Publications & Resources
Top ten tips when choosing a support provider
12th February 2017
Top ten tips when choosing a support provider offers practical guidance to help people choose the right social care support. The resource is designed to be used by those looking to secure high-quality social care for themselves or for a relative or friend, helping people consider the differences between receiving support from a care provider organisation or directly employing a personal assistant.
Staying put: developing dementia-friendly care and support for people with a learning disability
24th January 2017
Staying put focuses on how best to support the growing numbers of people with the condition. The publication aims to improve the quality of life of people with a learning disability and dementia, addressing the challenges to this goal.
Closing the disability and employment gap
5th December 2016
Closing the disability and employment gap outlines successful employment and training schemes delivered by specialist disability organisations. It includes recommendations for government, employers and care providers to boost employment for working-age disabled people.
VODG Social value toolkit: mainstreaming social value in social care
17th November 2016
The VODG Social Value Toolkit promotes increased cooperation between social care commissioners and providers. The guidance has been created in response to the fact that while there are resources to support commissioners to implement the Social Value Act, less guidance exists for social care providers.
Post Brexit: the impact for social care provider organisations
1st October 2016
Post Brexit: the impact for social care provider organisations sets out issues for organisations to consider when planning strategy, services and workforce.
Health charter in practice 2nd edition
17th September 2016
The second edition of a guide which explains how the health charter can be used by social care providers has now been published. This practical resource supports the wellbeing of people with learning disabilities and aims to reduce inequalities in healthcare which were highlighted in a recent report.
Dementia, equity and rights
17th August 2016
Dementia, equity and rights highlights a new approach to care. The publication exposes that failing to develop a rights-based approach to dementia risks leaving large swathes of the population without appropriate support.
What can the voluntary sector do to encourage greater engagement and collaboration with the health system?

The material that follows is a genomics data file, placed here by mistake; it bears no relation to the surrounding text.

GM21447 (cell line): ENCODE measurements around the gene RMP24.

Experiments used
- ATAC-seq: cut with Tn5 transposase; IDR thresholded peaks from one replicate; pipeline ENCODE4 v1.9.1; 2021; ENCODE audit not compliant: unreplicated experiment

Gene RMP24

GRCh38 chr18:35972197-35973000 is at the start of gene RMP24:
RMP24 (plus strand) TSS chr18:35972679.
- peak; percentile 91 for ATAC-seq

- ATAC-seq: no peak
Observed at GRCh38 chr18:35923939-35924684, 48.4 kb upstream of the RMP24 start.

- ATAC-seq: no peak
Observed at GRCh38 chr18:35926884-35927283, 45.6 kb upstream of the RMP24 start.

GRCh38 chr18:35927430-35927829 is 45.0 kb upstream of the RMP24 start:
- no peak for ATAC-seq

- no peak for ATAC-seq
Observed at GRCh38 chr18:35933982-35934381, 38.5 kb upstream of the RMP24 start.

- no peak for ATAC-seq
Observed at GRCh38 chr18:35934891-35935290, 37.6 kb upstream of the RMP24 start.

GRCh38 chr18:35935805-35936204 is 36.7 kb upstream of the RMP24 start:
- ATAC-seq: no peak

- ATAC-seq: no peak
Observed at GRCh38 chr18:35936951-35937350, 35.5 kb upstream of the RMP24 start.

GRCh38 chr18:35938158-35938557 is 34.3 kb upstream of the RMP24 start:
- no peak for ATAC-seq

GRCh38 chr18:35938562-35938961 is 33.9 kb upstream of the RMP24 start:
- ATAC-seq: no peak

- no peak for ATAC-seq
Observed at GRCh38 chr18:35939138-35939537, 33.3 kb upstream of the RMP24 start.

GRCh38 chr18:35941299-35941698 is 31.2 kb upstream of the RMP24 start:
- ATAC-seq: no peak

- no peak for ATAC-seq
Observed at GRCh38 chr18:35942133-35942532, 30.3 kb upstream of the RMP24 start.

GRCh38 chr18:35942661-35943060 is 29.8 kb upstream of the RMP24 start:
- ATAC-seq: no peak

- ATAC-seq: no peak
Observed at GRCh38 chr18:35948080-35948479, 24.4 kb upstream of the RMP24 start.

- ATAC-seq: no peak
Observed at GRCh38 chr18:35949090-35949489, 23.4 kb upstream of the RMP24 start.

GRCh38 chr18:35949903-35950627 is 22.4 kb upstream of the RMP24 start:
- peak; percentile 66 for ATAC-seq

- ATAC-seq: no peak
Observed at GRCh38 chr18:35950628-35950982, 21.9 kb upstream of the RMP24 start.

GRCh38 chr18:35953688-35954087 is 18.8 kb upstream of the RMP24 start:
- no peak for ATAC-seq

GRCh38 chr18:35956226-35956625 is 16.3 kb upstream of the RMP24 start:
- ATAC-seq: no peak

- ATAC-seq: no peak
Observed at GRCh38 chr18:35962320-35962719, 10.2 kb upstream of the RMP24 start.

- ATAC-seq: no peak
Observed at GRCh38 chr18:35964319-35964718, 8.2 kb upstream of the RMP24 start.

8th August 2016
VODG calls for the voluntary sector to be recognised as central to the NHS and health system. The paper describes the challenges and solutions to more joined up approaches to health and care.
Technology is changing the way we live. Can it also transform the way we deliver adult social care?
10th July 2016
VODG argues for improved commissioning to seize the benefits of technology in care. The report outlines innovative approaches to the design and delivery of adult social care through the use of technology.
Post Brexit: what next for voluntary organisations?
7th July 2016
Post Brexit: what next for voluntary organisations? builds on the findings derived from consulting the membership immediately after the EU referendum result in order to identify post-Brexit issues and risks. The report reinforces the on-going challenges providers are experiencing as well as highlighting that further expenditure cuts will leave the sector in much deeper crisis.
Volunteer management toolkit 2nd edition
17th May 2016
The Volunteer management toolkit supports frontline managers to create volunteer roles which enable people to make a real difference to local social care services. It looks at how to take an inclusive approach to volunteering, outlining how people who have experienced fewer life opportunities can be encouraged to volunteer.
Together we can deliver more effective commissioning and de-commissioning for people with learning disabilities and autism
17th April 2016
This thought leadership report seeks to overcome the barriers preventing good commissioning and de-commissioning in order to ensure people with learning disabilities and autism receive the right care, in the right place at the right time. The report provides practical suggestions, approaches and tactics for making progress.